Pornography first developed in western Europe during the late eighteenth century in tandem with the rise of utilitarianism, the philosophical position that stresses the importance of something's usefulness over its essence. Through incisive readings of Sade, Flaubert, Lawrence, and Bret Easton Ellis, Frances Ferguson here shows how pornography—like utilitarian social structures—diverts our attention from individual identities to actions and renders more clearly the social value of such actions through concrete literary representations.
2017 American Book Award Winner from the Before Columbus Foundation
In 1911, a fire at the Triangle Shirtwaist Factory in New York City took the lives of 146 workers, most of them young immigrant women and girls. Their deaths galvanized a movement for social and economic justice then, but today’s laborers continue to battle dire working conditions. How can we bring the lessons of the Triangle fire back into practice today? For artist Ruth Sergel, the answer was to fuse art, activism, and collective memory to create a large-scale public commemoration that invites broad participation and incites civic engagement. See You in the Streets showcases her work.
It all began modestly in 2004 with Chalk, an invitation to all New Yorkers to remember the 146 victims of the fire by inscribing their names and ages in chalk in front of their former homes. This project inspired Sergel to found the Remember the Triangle Fire Coalition, a broad alliance of artists and activists, universities and unions—more than 250 partners nationwide—to mark the 2011 centennial of the infamous blaze. Putting the coalition together and figuring what to do and how to do it were not easy. This book provides a lively account of the unexpected partnerships, false steps, joyous collective actions, and sustainability of such large public works. Much more than an object lesson from the past, See You in the Streets offers an exuberant perspective on building a social art practice and doing public history through argument and agitation, creativity and celebration with an engaged public.
Seedtime of Reform was first published in 1963. Minnesota Archive Editions uses digital technology to make long-unavailable books once again accessible, and are published unaltered from the original University of Minnesota Press editions.
This is a detailed history of the social welfare movement in the United States during the period from the end of World War I to the inauguration of President Franklin D. Roosevelt, an era which most historians characterize as one of normalcy and reaction. In his book Professor Chambers demonstrates that this was actually a seedtime of reform, a period when the groundwork was laid for many of the sweeping social changes which were to take place under the New Deal.
While it is true, as the author points out, that the years from 1918 to 1933 were not hospitable to the cause of reform, it was during these years that reform leaders and welfare workers (and the associations and agencies they directed) elaborated new theories and programs of action to alleviate, prevent, and overcome certain persisting social ills. Although little was constructively achieved until new political leadership, operating in the context of acute and prolonged economic crisis, acted in the 1930s, much of what we identify as the New Deal was rooted not only in prewar progressivism but in the research, agitation, and welfare services of the 1920s as well. Reformers and welfare workers made especially significant contributions in the areas of housing, social security, public works, federal responsibility for dependent groups in society, and working conditions.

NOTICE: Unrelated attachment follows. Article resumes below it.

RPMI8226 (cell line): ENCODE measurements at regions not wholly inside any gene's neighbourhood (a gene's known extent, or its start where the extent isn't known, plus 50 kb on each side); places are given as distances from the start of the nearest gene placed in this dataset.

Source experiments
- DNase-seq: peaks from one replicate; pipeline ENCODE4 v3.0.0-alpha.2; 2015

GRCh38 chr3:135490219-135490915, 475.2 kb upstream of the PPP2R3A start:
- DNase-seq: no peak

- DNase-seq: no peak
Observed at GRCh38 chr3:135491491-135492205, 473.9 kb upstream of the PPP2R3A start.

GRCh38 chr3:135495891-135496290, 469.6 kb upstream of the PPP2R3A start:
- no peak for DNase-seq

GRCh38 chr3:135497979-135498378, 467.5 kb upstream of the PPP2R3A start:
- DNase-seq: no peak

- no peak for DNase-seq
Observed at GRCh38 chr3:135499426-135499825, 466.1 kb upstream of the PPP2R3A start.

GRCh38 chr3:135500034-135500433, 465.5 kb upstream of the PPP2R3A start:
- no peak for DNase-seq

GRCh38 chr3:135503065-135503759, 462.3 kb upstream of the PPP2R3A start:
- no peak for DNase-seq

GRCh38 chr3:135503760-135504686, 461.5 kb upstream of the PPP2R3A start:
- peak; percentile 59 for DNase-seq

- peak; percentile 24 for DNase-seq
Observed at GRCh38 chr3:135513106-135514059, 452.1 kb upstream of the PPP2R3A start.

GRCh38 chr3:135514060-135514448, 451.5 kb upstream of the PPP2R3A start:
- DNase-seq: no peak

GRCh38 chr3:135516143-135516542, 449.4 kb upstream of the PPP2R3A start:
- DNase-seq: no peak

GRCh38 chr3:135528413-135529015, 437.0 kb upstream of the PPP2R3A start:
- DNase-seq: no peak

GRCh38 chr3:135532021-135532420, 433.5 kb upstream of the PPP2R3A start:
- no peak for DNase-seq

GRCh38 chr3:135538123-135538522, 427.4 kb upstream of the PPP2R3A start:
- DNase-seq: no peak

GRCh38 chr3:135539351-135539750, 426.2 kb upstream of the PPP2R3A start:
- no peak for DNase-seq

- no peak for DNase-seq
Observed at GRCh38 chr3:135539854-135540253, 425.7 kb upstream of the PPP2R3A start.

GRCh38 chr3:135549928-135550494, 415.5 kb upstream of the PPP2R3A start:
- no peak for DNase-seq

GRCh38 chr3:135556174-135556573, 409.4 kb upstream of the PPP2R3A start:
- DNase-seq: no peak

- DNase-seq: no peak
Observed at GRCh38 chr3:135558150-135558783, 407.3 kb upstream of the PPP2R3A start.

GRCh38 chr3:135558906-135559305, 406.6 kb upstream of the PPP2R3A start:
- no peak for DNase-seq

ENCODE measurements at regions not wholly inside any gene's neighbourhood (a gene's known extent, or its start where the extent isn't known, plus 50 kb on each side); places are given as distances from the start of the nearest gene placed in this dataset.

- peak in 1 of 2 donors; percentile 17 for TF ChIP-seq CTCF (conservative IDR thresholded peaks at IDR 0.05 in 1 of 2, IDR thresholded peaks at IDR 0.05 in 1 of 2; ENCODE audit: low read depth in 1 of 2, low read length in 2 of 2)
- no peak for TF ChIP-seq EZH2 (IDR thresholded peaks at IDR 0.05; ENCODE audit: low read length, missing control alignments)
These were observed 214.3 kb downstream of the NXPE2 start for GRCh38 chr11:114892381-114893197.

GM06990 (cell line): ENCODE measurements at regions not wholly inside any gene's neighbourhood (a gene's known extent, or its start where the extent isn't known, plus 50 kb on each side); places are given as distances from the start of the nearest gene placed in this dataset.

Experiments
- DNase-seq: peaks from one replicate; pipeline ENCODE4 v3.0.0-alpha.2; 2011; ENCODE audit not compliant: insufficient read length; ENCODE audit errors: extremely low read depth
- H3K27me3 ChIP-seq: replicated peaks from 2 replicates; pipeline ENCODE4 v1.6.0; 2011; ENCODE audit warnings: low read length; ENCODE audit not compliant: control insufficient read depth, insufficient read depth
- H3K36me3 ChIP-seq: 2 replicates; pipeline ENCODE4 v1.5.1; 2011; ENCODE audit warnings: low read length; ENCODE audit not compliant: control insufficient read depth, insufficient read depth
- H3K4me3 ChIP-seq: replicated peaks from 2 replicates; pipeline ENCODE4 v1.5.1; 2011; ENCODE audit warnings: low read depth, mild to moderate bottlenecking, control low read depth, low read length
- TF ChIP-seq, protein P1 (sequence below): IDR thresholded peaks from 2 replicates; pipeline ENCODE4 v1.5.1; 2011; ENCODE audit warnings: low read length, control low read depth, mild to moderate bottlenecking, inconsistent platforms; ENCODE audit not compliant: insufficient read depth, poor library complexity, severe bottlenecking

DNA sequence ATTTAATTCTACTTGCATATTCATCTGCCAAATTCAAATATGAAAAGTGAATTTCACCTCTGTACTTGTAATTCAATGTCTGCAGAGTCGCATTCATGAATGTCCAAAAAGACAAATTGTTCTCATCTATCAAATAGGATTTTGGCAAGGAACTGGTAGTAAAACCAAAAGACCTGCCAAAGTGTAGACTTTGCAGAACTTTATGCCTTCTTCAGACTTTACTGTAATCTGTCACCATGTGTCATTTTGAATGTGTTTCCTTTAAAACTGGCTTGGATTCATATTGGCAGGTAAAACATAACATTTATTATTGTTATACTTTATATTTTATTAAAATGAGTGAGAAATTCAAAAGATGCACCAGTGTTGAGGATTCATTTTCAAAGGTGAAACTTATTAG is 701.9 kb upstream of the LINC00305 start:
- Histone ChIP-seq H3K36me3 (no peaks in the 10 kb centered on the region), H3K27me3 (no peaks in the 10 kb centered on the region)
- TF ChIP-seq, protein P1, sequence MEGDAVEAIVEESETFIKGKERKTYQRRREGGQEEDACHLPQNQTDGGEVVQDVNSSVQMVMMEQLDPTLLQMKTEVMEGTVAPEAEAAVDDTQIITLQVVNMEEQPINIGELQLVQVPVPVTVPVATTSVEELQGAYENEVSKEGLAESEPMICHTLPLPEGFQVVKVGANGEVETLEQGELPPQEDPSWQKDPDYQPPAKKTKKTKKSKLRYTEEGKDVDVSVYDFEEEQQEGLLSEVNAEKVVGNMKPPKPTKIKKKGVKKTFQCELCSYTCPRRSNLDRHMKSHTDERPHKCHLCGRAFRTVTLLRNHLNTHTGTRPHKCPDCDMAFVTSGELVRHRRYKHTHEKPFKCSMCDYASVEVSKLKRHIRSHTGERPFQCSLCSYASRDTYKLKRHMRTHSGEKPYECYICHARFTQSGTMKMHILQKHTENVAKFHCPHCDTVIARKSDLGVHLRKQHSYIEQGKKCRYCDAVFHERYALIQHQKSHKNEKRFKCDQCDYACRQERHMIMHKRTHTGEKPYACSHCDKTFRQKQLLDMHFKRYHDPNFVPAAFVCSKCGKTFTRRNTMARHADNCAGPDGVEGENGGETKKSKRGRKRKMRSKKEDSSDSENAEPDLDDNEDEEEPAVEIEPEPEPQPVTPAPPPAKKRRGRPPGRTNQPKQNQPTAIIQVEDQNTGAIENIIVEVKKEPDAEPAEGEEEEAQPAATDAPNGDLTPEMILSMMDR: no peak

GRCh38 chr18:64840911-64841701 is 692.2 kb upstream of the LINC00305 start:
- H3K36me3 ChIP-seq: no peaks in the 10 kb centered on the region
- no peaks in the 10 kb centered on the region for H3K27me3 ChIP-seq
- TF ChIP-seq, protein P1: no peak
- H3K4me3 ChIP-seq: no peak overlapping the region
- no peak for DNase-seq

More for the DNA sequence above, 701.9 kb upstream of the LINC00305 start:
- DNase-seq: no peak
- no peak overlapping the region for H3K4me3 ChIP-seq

In Society in Action, Piotr Sztompka sets forth a highly topical contribution to central theoretical debates of contemporary sociology. Taking the idea and practice of collective mobilization as his theme, Sztompka argues that modern institutions, particularly of late, are characterized by an increasing awareness of collective empowerment. The most obvious concrete expression of this phenomenon, as Sztompka makes clear, is the rise of a diversity of active social movements such as those which dramatically transformed Europe in the 1980s, from the birth of Solidarity in 1980 to the 1989 "Autumn of Nations."
Sztompka connects the interpretations of such collective activity to a wider grasp of the nature of social action. The result is a comprehensive and original theory of social change which focuses on the self-transforming influence on society of its members' striving for freedom, autonomy, and self-fulfillment. He develops his theory by means of a general concept of "social becoming," the roots of which he traces to the early romantic and humanist work of Karl Marx and his followers and to two influential sociological schools of today, the theory of agency and historical sociology.
Sztompka situates his theory midway between the rigid determinism of social totalities and the unbridled voluntarism of free individuals. Social change, he demonstrates, can be understood neither as the outcome of individual actions taken alone nor as structurally determined actions. Instead, he confers upon social organizations and movements a "self-transcending" quality: they express human agency yet, by virtue of their active character, are quite often able to achieve unpredictable outcomes.